Memorandum submitted by Open Europe
This document focuses on the first two questions
posed by the Committee in its enquiry into the Annual Policy Review:
which of the proposed measures are significant and which might
raise questions about subsidiarity and proportionality?
Our analysis follows the structure of the Commission's
Environment and energy
Gas network and European Grid: to what extent
might these proposals imply a single regulator? To what extent
are problems with energy markets due to a lack of physical infrastructure
rather than due to dominant players in the market? How much would
an increase in interconnection cost and what would the benefits
be for the UK?
Oil stocks system and enhanced energy solidarity:
If this implies an increase in statutory reserve requirements
the cost could be quite substantial. The UK Government has resisted
increased requirements in the past. New obligations of energy
"solidarity" should be looked at carefully.
Energy competence in general: there are a number
of energy policies proposed here. Given the lack of such a competence
in the treaties at present, presumably such proposals would have
to involve the heavy use of Article 308 as a base.
The Global Climate Policy Alliance does not
appear to have been mentioned before by the Commission. Despite
rhetoric about "encouraging" developing countries to
"engage" with the issue, this proposal is likely to
raise a number of controversial issues. In particular, in the
section on the budgetary implications of the 2008 foreign policy
priorities, the Commission suggests that as well as spending 50m
on the GCPA, which will encourage both adaptation and emissions
mitigation, it also hopes that there will be "synergies from
the EDF"implying that aid funds may be diverted to,
or made conditional on GHG mitigation: a very controversial suggestion.
There might be similar concerns about the parallel suggestion
of a Global Energy Efficiency and Renewable Energy Fund.
Post 2012 responsibilities: The Policy Strategy
notes that 2008 will be the key year for the negotiation of a
post-Kyoto agreement, and international burden sharing agreements.
However, EU members will have already made commitments to 2020
in the autumn of 2007, when the division of the recently agreed
20% reduction commitment is negotiated. Because of their significance
Open Europe believes that the ESC and other Committees should
give those negotiations particular scrutiny.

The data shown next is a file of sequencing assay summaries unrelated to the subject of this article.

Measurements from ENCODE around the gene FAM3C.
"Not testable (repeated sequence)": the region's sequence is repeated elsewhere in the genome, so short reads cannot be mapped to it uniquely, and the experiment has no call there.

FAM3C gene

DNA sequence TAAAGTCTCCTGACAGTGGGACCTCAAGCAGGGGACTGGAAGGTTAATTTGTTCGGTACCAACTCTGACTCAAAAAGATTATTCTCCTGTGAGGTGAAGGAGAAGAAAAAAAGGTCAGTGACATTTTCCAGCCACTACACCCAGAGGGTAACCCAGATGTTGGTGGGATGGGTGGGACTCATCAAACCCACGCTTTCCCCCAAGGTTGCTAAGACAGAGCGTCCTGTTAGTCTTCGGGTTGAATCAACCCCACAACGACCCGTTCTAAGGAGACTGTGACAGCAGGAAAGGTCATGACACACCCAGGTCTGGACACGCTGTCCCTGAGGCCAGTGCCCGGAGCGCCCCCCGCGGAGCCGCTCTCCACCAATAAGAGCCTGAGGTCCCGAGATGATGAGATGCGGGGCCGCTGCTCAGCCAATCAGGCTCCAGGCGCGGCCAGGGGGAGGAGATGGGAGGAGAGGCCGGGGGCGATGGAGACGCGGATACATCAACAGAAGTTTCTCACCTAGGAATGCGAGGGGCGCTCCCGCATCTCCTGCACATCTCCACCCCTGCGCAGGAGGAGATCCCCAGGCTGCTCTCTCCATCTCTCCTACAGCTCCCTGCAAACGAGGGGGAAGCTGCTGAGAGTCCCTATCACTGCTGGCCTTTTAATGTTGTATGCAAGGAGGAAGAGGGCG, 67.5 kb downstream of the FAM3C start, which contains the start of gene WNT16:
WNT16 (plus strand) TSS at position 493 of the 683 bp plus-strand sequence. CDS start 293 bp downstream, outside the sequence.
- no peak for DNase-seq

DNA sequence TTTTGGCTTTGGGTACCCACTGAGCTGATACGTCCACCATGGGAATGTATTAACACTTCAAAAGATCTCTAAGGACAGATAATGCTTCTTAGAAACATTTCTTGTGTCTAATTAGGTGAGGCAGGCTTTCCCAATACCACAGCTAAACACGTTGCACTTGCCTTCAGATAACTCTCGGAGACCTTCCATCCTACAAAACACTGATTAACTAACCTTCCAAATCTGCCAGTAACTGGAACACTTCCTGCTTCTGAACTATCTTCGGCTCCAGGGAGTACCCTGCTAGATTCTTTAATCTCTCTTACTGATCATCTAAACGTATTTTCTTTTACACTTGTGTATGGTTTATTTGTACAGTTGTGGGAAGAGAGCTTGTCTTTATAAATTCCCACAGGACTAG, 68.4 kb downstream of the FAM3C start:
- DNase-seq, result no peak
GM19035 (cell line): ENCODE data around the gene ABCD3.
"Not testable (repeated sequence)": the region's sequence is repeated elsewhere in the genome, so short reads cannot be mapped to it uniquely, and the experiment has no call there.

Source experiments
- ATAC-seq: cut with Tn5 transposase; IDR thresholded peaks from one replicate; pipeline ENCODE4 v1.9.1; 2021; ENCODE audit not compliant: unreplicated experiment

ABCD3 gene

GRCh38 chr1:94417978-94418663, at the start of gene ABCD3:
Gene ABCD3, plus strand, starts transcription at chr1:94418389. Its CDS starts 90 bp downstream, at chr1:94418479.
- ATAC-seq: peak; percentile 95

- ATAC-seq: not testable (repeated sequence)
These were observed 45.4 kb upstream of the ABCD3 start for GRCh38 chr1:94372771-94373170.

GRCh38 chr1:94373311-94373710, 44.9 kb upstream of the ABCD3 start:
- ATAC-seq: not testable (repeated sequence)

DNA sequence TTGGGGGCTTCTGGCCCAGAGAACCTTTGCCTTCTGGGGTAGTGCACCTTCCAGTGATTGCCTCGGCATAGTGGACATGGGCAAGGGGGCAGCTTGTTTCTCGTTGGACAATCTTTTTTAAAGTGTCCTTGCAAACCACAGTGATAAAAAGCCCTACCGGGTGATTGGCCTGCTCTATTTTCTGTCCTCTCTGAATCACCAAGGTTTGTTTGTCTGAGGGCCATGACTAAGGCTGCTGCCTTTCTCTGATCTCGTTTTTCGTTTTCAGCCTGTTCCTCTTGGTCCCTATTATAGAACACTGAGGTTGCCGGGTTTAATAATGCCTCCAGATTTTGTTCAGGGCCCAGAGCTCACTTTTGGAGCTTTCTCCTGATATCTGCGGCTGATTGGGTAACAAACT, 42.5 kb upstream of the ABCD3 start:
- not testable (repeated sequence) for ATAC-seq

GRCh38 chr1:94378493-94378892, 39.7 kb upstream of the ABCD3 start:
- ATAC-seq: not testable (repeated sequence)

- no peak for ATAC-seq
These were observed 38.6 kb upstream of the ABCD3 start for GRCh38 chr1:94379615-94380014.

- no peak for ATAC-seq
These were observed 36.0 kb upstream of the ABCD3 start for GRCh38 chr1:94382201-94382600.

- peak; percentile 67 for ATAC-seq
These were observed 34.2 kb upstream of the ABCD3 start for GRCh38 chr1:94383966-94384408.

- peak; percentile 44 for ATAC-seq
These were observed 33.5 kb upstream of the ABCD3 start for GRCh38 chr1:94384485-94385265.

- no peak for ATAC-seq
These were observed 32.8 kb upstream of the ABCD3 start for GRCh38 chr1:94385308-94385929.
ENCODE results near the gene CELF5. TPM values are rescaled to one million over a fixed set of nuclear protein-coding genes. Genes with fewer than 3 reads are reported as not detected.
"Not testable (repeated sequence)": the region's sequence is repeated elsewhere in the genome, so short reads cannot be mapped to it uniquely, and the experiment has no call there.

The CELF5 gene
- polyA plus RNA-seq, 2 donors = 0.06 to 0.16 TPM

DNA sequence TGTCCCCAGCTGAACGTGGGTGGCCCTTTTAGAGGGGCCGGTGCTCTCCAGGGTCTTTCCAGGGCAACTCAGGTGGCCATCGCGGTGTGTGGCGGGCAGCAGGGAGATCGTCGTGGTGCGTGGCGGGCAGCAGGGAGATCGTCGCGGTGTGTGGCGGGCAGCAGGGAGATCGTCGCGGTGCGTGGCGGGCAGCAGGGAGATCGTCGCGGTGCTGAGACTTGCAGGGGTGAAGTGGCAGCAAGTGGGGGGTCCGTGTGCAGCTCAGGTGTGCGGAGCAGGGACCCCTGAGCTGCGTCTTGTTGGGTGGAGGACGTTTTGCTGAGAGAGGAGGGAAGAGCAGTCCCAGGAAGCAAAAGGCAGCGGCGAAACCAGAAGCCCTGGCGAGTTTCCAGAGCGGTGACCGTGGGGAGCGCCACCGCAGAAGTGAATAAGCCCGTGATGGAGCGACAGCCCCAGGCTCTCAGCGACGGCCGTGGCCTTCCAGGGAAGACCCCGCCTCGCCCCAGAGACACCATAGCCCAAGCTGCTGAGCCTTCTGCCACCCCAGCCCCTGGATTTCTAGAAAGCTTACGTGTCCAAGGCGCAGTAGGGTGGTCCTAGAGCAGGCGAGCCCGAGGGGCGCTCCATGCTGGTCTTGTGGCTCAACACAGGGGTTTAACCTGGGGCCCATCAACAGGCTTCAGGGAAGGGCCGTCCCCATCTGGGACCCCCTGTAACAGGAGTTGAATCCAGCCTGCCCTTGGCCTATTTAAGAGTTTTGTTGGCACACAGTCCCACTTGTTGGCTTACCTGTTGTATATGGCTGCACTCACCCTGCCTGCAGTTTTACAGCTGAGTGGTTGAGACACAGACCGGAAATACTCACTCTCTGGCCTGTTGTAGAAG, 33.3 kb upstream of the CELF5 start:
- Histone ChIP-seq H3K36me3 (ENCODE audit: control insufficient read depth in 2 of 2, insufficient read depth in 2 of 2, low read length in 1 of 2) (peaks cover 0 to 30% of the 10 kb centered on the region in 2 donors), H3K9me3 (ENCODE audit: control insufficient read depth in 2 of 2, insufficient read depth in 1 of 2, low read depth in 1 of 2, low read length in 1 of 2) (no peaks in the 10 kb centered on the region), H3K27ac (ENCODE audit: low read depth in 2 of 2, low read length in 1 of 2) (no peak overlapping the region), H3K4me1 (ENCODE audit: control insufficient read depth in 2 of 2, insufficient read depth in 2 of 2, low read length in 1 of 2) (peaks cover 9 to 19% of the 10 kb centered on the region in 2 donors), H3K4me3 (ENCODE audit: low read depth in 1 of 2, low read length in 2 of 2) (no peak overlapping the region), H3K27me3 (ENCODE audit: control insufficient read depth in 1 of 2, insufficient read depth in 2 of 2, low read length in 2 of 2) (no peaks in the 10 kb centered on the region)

Emissions controls on shipping; legislation
to reduce nitrogen oxide emissions from aviation; and legislation
on nuclear waste management are all almost certain to raise subsidiarity
questions and also questions of external competence.
Legislation on urban transport raises major
subsidiarity issues. Matthias Ruete, Director General, European
Commission, DG Transport commented recently that "For many
years, the issue of urban transport was kept hidden behind the
principle of subsidiarity. As a consequence, very little initiatives
and proposals were put forward by the EC for the last 10 years.
The time has come to change that attitude." Messages received
from politicians, representatives of the European Institutions,
local authorities and citizens call for actions at European level.
There are expectations from the EU while its real competences
are limited." We are not convinced that this is the case.
This year's green paper, (expected in September)
should give a clearer indication of what specific policies are
likely to be proposed. Transport Commissioner Jacques Barrot has
noted possible areas for intervention, such as regulation of urban
infrastructure use, pricing systems (such as an EU-wide policy
on congestion charging) and traffic management/ control systems.
Others have suggested harmonised standards for public transport.
Matthias Ruete, has said that "There will be opportunities
for a European policy to achieve harmonisation, better coordination
and cooperation at European level and to identify good ways for
financial support, and if and when necessary, new legislation.
We will repeal existing legislation or possibly introduce new
legislation regarding for example interoperability questions,
crossborder pursuit of traffic offenders, air quality, etc".
Barrot concluded that "Concerns about the
respect of the subsidiarity principle should not be in any way